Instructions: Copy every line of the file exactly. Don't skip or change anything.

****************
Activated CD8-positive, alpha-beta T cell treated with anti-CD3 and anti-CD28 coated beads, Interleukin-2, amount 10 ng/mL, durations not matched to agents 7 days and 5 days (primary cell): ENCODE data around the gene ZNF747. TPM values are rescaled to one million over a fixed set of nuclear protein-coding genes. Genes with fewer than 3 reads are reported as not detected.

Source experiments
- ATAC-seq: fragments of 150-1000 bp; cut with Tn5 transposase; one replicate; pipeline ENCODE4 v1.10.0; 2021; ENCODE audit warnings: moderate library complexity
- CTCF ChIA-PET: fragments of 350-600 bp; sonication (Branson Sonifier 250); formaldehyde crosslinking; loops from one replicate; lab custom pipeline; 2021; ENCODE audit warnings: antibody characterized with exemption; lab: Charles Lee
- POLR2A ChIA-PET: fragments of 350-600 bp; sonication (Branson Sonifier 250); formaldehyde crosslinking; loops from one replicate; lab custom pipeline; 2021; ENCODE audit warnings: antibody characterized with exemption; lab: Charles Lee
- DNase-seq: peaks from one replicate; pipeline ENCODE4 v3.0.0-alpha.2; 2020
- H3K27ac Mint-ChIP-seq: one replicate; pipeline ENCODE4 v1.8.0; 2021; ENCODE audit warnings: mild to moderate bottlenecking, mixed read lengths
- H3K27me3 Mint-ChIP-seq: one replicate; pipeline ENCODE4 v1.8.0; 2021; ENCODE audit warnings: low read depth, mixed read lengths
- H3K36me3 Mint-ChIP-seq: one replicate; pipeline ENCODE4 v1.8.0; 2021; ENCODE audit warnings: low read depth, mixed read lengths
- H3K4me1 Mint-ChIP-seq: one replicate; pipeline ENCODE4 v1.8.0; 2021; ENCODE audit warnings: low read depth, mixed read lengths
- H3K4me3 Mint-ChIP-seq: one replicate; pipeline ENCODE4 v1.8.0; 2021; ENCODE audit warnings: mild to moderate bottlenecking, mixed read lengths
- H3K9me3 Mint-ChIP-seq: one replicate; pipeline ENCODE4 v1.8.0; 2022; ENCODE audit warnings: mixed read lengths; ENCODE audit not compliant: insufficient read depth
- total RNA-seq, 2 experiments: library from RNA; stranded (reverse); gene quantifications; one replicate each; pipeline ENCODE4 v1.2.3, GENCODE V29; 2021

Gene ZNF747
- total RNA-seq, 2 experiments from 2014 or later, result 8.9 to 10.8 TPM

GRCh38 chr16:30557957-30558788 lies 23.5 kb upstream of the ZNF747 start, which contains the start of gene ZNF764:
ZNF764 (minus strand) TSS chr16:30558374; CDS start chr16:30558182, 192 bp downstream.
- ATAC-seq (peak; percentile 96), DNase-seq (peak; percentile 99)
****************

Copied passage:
Activated CD8-positive, alpha-beta T cell treated with anti-CD3 and anti-CD28 coated beads, Interleukin-2, amount 10 ng/mL, durations not matched to agents 7 days and 5 days (primary cell): ENCODE data around the gene ZNF747. TPM values are rescaled to one million over a fixed set of nuclear protein-coding genes. Genes with fewer than 3 reads are reported as not detected.

Source experiments
- ATAC-seq: fragments of 150-1000 bp; cut with Tn5 transposase; one replicate; pipeline ENCODE4 v1.10.0; 2021; ENCODE audit warnings: moderate library complexity
- CTCF ChIA-PET: fragments of 350-600 bp; sonication (Branson Sonifier 250); formaldehyde crosslinking; loops from one replicate; lab custom pipeline; 2021; ENCODE audit warnings: antibody characterized with exemption; lab: Charles Lee
- POLR2A ChIA-PET: fragments of 350-600 bp; sonication (Branson Sonifier 250); formaldehyde crosslinking; loops from one replicate; lab custom pipeline; 2021; ENCODE audit warnings: antibody characterized with exemption; lab: Charles Lee
- DNase-seq: peaks from one replicate; pipeline ENCODE4 v3.0.0-alpha.2; 2020
- H3K27ac Mint-ChIP-seq: one replicate; pipeline ENCODE4 v1.8.0; 2021; ENCODE audit warnings: mild to moderate bottlenecking, mixed read lengths
- H3K27me3 Mint-ChIP-seq: one replicate; pipeline ENCODE4 v1.8.0; 2021; ENCODE audit warnings: low read depth, mixed read lengths
- H3K36me3 Mint-ChIP-seq: one replicate; pipeline ENCODE4 v1.8.0; 2021; ENCODE audit warnings: low read depth, mixed read lengths
- H3K4me1 Mint-ChIP-seq: one replicate; pipeline ENCODE4 v1.8.0; 2021; ENCODE audit warnings: low read depth, mixed read lengths
- H3K4me3 Mint-ChIP-seq: one replicate; pipeline ENCODE4 v1.8.0; 2021; ENCODE audit warnings: mild to moderate bottlenecking, mixed read lengths
- H3K9me3 Mint-ChIP-seq: one replicate; pipeline ENCODE4 v1.8.0; 2022; ENCODE audit warnings: mixed read lengths; ENCODE audit not compliant: insufficient read depth
- total RNA-seq, 2 experiments: library from RNA; stranded (reverse); gene quantifications; one replicate each; pipeline ENCODE4 v1.2.3, GENCODE V29; 2021

Gene ZNF747
- total RNA-seq, 2 experiments from 2014 or later, result 8.9 to 10.8 TPM

GRCh38 chr16:30557957-30558788 lies 23.5 kb upstream of the ZNF747 start, which contains the start of gene ZNF764:
ZNF764 (minus strand) TSS chr16:30558374; CDS start chr16:30558182, 192 bp downstream.
- ATAC-seq (peak; percentile 96), DNase-seq (peak; percentile 99)